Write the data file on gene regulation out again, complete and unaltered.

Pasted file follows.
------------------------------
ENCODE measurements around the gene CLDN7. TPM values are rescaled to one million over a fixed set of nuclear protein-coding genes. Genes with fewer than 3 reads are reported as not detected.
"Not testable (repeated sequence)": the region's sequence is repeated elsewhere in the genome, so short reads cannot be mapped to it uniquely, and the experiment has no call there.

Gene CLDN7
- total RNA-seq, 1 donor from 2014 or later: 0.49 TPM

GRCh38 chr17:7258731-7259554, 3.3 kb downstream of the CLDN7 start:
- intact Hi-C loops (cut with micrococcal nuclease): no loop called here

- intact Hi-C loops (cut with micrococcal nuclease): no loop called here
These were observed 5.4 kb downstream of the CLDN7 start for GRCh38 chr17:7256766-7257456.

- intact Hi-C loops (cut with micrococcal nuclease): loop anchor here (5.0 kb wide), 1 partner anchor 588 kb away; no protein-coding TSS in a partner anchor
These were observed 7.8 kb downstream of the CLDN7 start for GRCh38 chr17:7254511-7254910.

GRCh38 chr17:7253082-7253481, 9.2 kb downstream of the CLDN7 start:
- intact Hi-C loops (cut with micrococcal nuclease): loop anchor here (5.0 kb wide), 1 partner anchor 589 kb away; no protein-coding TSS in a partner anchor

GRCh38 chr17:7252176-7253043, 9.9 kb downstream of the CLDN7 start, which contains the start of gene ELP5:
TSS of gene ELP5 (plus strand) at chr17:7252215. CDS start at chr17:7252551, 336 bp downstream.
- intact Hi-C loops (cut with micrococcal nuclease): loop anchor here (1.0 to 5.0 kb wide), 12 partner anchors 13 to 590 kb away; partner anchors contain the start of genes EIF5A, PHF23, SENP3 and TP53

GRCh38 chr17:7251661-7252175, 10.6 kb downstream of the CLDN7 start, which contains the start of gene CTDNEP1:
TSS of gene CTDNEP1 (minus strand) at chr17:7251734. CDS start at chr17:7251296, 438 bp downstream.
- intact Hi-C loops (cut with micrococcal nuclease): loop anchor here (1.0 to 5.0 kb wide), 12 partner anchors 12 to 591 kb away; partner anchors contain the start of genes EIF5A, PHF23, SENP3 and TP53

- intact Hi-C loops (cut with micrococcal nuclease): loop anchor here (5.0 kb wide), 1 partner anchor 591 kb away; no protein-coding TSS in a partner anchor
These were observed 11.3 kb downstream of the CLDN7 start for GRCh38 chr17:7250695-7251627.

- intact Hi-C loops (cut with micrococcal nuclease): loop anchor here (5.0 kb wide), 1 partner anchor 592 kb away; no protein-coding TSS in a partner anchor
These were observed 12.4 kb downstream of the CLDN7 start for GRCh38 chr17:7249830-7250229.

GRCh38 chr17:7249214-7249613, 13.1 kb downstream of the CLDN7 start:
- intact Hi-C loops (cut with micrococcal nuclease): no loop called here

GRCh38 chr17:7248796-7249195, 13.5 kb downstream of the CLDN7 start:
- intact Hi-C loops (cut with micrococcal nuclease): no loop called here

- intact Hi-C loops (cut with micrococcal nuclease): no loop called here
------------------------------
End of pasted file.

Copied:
ENCODE measurements around the gene CLDN7. TPM values are rescaled to one million over a fixed set of nuclear protein-coding genes. Genes with fewer than 3 reads are reported as not detected.
"Not testable (repeated sequence)": the region's sequence is repeated elsewhere in the genome, so short reads cannot be mapped to it uniquely, and the experiment has no call there.

Gene CLDN7
- total RNA-seq, 1 donor from 2014 or later: 0.49 TPM

GRCh38 chr17:7258731-7259554, 3.3 kb downstream of the CLDN7 start:
- intact Hi-C loops (cut with micrococcal nuclease): no loop called here

- intact Hi-C loops (cut with micrococcal nuclease): no loop called here
These were observed 5.4 kb downstream of the CLDN7 start for GRCh38 chr17:7256766-7257456.

- intact Hi-C loops (cut with micrococcal nuclease): loop anchor here (5.0 kb wide), 1 partner anchor 588 kb away; no protein-coding TSS in a partner anchor
These were observed 7.8 kb downstream of the CLDN7 start for GRCh38 chr17:7254511-7254910.

GRCh38 chr17:7253082-7253481, 9.2 kb downstream of the CLDN7 start:
- intact Hi-C loops (cut with micrococcal nuclease): loop anchor here (5.0 kb wide), 1 partner anchor 589 kb away; no protein-coding TSS in a partner anchor

GRCh38 chr17:7252176-7253043, 9.9 kb downstream of the CLDN7 start, which contains the start of gene ELP5:
TSS of gene ELP5 (plus strand) at chr17:7252215. CDS start at chr17:7252551, 336 bp downstream.
- intact Hi-C loops (cut with micrococcal nuclease): loop anchor here (1.0 to 5.0 kb wide), 12 partner anchors 13 to 590 kb away; partner anchors contain the start of genes EIF5A, PHF23, SENP3 and TP53

GRCh38 chr17:7251661-7252175, 10.6 kb downstream of the CLDN7 start, which contains the start of gene CTDNEP1:
TSS of gene CTDNEP1 (minus strand) at chr17:7251734. CDS start at chr17:7251296, 438 bp downstream.
- intact Hi-C loops (cut with micrococcal nuclease): loop anchor here (1.0 to 5.0 kb wide), 12 partner anchors 12 to 591 kb away; partner anchors contain the start of genes EIF5A, PHF23, SENP3 and TP53

- intact Hi-C loops (cut with micrococcal nuclease): loop anchor here (5.0 kb wide), 1 partner anchor 591 kb away; no protein-coding TSS in a partner anchor
These were observed 11.3 kb downstream of the CLDN7 start for GRCh38 chr17:7250695-7251627.

- intact Hi-C loops (cut with micrococcal nuclease): loop anchor here (5.0 kb wide), 1 partner anchor 592 kb away; no protein-coding TSS in a partner anchor
These were observed 12.4 kb downstream of the CLDN7 start for GRCh38 chr17:7249830-7250229.

GRCh38 chr17:7249214-7249613, 13.1 kb downstream of the CLDN7 start:
- intact Hi-C loops (cut with micrococcal nuclease): no loop called here

GRCh38 chr17:7248796-7249195, 13.5 kb downstream of the CLDN7 start:
- intact Hi-C loops (cut with micrococcal nuclease): no loop called here

- intact Hi-C loops (cut with micrococcal nuclease): no loop called here